The “4X” (explore, expand, exploit and exterminate) genre is one more familiar and accessible to PC gamers (e.g., Civilization, StarCraft) than it is to the cardboard crowd. The most well-known 4X board games are usually epic, sprawling affairs like Twilight Imperium, Age of Empires, Eclipse or even Civilization: the Board Game. These games have their devotees, but turn away many with their intensive session times, excessive number of pieces, intricate rules, or any number of other factors.
Combining traditional 4X gameplay with the recent design trend towards “micro-games” — games with minimal components that can be played in under 20 minutes — has resulted in Scott Almes’s Tiny Epic Kingdoms, published by Gamelyn Games (Dungeon Heroes). TEK actually has a play time of about half an hour, but that’s still at least one-eighth the time commitment of a normal 4X so the “micro” label still fits. But can you really condense 4X gameplay into a box the size of about two DVD cases stacked on top of each other? READ MORE
Pairs is what co-designer James Ernest calls a “new classic pub game.” It’s a dirt-simple game that can be played anywhere at any time, and requires nothing more than a single deck of specialized cards and a knowledge of the very basic rules. And yet it is so much more; more than anything else, Pairs is an illustration of how many different ways a simple design can be used by creative minds. READ MORE
One of the more widely-disliked game mechanics available to designers is player elimination. Nobody likes being forced to the sidelines early while the rest of the players continue the game, especially if that game still has a while to go before it finishes. Sitting around and doing nothing while everyone else is occupied is the epitome of “not fun.”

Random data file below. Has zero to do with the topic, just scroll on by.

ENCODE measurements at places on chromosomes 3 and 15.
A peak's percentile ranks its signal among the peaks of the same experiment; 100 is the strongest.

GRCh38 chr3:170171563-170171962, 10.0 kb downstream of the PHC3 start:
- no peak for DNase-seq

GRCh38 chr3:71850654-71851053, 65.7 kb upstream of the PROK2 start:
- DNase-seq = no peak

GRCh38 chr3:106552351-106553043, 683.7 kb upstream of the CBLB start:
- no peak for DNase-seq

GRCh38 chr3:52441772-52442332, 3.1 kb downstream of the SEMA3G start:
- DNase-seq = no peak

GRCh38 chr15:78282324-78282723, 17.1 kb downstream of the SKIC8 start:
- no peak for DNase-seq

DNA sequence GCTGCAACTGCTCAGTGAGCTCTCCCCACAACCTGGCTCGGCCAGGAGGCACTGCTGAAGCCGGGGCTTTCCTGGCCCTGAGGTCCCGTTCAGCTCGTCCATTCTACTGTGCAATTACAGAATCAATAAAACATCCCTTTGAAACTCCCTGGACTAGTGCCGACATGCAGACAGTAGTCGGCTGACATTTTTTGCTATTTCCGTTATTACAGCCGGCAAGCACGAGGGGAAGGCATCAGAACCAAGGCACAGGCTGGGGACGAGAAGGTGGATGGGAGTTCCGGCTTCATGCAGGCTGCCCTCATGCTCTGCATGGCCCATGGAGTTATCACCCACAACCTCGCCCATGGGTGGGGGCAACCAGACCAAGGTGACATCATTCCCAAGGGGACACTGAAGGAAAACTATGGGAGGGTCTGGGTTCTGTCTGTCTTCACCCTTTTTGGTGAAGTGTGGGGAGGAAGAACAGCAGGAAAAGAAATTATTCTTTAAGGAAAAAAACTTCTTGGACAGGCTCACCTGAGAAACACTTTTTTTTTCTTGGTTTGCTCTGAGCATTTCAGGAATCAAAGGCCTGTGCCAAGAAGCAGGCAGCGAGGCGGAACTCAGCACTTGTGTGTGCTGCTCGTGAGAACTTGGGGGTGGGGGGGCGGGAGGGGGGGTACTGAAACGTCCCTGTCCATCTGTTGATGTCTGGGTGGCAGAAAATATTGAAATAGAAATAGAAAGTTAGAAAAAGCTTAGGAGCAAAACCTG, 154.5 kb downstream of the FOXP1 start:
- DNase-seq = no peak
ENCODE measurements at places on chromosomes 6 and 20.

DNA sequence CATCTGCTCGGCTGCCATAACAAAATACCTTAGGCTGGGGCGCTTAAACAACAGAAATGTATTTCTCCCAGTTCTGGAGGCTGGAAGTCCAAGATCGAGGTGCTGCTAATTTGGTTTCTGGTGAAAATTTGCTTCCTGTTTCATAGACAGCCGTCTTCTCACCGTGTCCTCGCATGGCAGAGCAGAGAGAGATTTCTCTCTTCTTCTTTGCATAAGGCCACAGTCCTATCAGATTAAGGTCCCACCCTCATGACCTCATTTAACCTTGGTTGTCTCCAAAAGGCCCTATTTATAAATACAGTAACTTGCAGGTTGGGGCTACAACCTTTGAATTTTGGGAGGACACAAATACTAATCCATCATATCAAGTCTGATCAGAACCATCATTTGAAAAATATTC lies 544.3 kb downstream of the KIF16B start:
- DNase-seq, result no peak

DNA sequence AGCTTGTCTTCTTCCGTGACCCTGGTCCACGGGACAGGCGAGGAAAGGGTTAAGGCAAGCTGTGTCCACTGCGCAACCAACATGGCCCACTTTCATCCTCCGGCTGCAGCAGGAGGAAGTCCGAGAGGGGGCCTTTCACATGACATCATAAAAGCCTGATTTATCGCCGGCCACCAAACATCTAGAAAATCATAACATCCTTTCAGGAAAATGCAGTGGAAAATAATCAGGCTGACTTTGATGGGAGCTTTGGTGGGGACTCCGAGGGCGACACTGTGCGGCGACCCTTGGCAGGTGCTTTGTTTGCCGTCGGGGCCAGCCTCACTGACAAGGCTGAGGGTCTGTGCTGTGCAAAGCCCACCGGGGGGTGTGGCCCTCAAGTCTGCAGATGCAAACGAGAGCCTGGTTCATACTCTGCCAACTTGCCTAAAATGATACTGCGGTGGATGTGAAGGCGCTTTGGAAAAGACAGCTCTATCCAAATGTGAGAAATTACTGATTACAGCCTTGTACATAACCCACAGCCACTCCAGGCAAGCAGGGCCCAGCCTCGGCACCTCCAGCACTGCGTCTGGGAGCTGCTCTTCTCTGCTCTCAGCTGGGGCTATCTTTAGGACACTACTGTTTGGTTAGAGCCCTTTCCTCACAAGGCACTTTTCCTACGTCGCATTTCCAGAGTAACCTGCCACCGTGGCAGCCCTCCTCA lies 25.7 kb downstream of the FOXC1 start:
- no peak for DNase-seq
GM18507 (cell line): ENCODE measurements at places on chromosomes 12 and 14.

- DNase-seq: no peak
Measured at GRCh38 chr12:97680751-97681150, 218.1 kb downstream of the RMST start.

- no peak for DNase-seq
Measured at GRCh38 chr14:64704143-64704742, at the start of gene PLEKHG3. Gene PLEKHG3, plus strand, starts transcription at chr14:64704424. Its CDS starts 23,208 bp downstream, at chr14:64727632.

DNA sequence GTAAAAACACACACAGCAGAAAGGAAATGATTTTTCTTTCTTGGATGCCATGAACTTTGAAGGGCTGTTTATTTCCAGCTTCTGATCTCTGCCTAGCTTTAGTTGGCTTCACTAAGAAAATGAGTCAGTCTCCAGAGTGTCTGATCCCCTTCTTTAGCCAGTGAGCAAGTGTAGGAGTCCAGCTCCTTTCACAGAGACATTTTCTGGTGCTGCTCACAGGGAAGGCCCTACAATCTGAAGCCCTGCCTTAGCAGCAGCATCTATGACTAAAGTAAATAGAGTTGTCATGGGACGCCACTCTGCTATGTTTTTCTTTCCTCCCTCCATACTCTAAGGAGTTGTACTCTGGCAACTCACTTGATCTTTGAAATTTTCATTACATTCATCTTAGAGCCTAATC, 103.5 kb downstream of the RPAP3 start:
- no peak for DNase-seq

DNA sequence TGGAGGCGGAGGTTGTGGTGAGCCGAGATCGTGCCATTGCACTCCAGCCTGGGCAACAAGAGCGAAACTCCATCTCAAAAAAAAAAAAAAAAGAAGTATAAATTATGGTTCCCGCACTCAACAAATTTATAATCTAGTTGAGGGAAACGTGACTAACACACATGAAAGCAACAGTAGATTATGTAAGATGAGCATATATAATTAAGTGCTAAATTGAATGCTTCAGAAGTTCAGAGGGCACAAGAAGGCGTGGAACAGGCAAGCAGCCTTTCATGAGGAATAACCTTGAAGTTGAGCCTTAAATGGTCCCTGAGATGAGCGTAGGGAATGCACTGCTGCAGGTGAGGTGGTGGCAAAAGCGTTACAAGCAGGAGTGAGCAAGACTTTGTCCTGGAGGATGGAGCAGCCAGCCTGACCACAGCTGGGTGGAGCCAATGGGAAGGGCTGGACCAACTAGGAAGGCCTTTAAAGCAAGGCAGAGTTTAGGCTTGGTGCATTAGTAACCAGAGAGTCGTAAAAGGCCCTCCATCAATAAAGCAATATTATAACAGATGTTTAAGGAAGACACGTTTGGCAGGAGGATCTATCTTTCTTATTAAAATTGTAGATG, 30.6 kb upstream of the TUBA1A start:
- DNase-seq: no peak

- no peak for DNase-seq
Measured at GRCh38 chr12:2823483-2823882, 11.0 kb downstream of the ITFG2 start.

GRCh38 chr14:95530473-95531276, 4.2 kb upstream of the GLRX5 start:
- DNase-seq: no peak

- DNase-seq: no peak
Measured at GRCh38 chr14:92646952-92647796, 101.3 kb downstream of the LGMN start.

Some games can make player elimination work, though. As a general rule, the shorter the overall run time of a typical game session, the less of a drag being eliminated early has on the experience. The other main way to overcome the elimination factor is for a game to be as fun to spectate as it is to participate. With that criteria in mind, how does a half-hour king-of-the-hill kaiju battle royale sound? READ MORE
Risk is one of the all-time classics and is probably among the first five games the general populace thinks of when they hear the term “board game.” It’s also, to fans of modern board gaming, right up there with Monopoly as a horrible game design that just kills fun. That said, conquering the world with military force is still an attractive theme, so it’s no real surprise that “improved” versions of Risk have cropped up from time to time. READ MORE
Hades has recruited minions of evil in an attempt to obtain Merlin’s magic crystal, which would allow him to take over the Magic Kingdom as his own personal summer home. Merlin can’t fight them off alone, so that’s where you come in. Your mission, should you choose to accept it, is to intercept these baddies via magic portals and use your spells to thwart them.
This is the narrative behind Sorcerers of the Magic Kingdom, an interactive experience that can be found in the Disney theme park in question, first introduced in 2012. Sorcerers is a curious variation on a collectible card game, in that there is no actual purchase to play other than entry into the park itself. Those interested in playing simply need to visit the firehouse in Main Street USA (or the outpost behind one of the shops in Liberty Square) and talk to one of the cast members there. READ MORE